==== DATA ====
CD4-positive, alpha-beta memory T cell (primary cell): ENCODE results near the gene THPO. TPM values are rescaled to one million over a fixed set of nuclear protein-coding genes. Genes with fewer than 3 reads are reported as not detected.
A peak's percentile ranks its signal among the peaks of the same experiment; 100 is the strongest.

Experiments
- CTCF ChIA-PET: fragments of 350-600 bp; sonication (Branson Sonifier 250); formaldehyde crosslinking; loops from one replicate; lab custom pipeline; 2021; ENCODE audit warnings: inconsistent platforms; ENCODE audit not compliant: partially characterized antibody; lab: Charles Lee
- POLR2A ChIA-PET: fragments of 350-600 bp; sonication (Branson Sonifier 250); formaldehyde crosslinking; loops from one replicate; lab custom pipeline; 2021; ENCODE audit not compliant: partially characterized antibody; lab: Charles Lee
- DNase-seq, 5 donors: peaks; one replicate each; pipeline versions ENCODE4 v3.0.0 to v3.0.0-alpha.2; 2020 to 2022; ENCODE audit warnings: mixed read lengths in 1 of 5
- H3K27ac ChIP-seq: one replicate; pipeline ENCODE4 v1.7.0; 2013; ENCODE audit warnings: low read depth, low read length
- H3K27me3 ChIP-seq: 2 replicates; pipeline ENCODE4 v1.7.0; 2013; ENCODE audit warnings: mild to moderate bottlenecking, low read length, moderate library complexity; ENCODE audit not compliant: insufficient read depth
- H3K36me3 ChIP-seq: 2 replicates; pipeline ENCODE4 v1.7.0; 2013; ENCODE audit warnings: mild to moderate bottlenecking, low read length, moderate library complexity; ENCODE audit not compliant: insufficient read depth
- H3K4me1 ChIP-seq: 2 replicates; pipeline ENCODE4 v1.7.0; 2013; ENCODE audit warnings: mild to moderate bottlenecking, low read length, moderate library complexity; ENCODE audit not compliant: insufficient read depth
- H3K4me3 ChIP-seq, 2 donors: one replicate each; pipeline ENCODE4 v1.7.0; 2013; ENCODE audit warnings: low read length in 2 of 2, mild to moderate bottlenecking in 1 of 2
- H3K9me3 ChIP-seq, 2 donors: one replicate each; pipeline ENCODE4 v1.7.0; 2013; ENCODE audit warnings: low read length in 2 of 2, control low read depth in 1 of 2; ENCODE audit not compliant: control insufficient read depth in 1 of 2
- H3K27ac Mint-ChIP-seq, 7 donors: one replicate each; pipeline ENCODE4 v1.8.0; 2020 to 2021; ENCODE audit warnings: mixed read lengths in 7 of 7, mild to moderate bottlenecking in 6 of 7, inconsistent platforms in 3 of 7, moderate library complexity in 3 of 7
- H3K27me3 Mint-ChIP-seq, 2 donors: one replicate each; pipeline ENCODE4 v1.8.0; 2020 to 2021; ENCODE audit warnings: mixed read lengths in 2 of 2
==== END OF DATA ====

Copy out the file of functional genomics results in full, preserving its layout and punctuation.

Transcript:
CD4-positive, alpha-beta memory T cell (primary cell): ENCODE results near the gene THPO. TPM values are rescaled to one million over a fixed set of nuclear protein-coding genes. Genes with fewer than 3 reads are reported as not detected.
A peak's percentile ranks its signal among the peaks of the same experiment; 100 is the strongest.

Experiments
- CTCF ChIA-PET: fragments of 350-600 bp; sonication (Branson Sonifier 250); formaldehyde crosslinking; loops from one replicate; lab custom pipeline; 2021; ENCODE audit warnings: inconsistent platforms; ENCODE audit not compliant: partially characterized antibody; lab: Charles Lee
- POLR2A ChIA-PET: fragments of 350-600 bp; sonication (Branson Sonifier 250); formaldehyde crosslinking; loops from one replicate; lab custom pipeline; 2021; ENCODE audit not compliant: partially characterized antibody; lab: Charles Lee
- DNase-seq, 5 donors: peaks; one replicate each; pipeline versions ENCODE4 v3.0.0 to v3.0.0-alpha.2; 2020 to 2022; ENCODE audit warnings: mixed read lengths in 1 of 5
- H3K27ac ChIP-seq: one replicate; pipeline ENCODE4 v1.7.0; 2013; ENCODE audit warnings: low read depth, low read length
- H3K27me3 ChIP-seq: 2 replicates; pipeline ENCODE4 v1.7.0; 2013; ENCODE audit warnings: mild to moderate bottlenecking, low read length, moderate library complexity; ENCODE audit not compliant: insufficient read depth
- H3K36me3 ChIP-seq: 2 replicates; pipeline ENCODE4 v1.7.0; 2013; ENCODE audit warnings: mild to moderate bottlenecking, low read length, moderate library complexity; ENCODE audit not compliant: insufficient read depth
- H3K4me1 ChIP-seq: 2 replicates; pipeline ENCODE4 v1.7.0; 2013; ENCODE audit warnings: mild to moderate bottlenecking, low read length, moderate library complexity; ENCODE audit not compliant: insufficient read depth
- H3K4me3 ChIP-seq, 2 donors: one replicate each; pipeline ENCODE4 v1.7.0; 2013; ENCODE audit warnings: low read length in 2 of 2, mild to moderate bottlenecking in 1 of 2
- H3K9me3 ChIP-seq, 2 donors: one replicate each; pipeline ENCODE4 v1.7.0; 2013; ENCODE audit warnings: low read length in 2 of 2, control low read depth in 1 of 2; ENCODE audit not compliant: control insufficient read depth in 1 of 2
- H3K27ac Mint-ChIP-seq, 7 donors: one replicate each; pipeline ENCODE4 v1.8.0; 2020 to 2021; ENCODE audit warnings: mixed read lengths in 7 of 7, mild to moderate bottlenecking in 6 of 7, inconsistent platforms in 3 of 7, moderate library complexity in 3 of 7
- H3K27me3 Mint-ChIP-seq, 2 donors: one replicate each; pipeline ENCODE4 v1.8.0; 2020 to 2021; ENCODE audit warnings: mixed read lengths in 2 of 2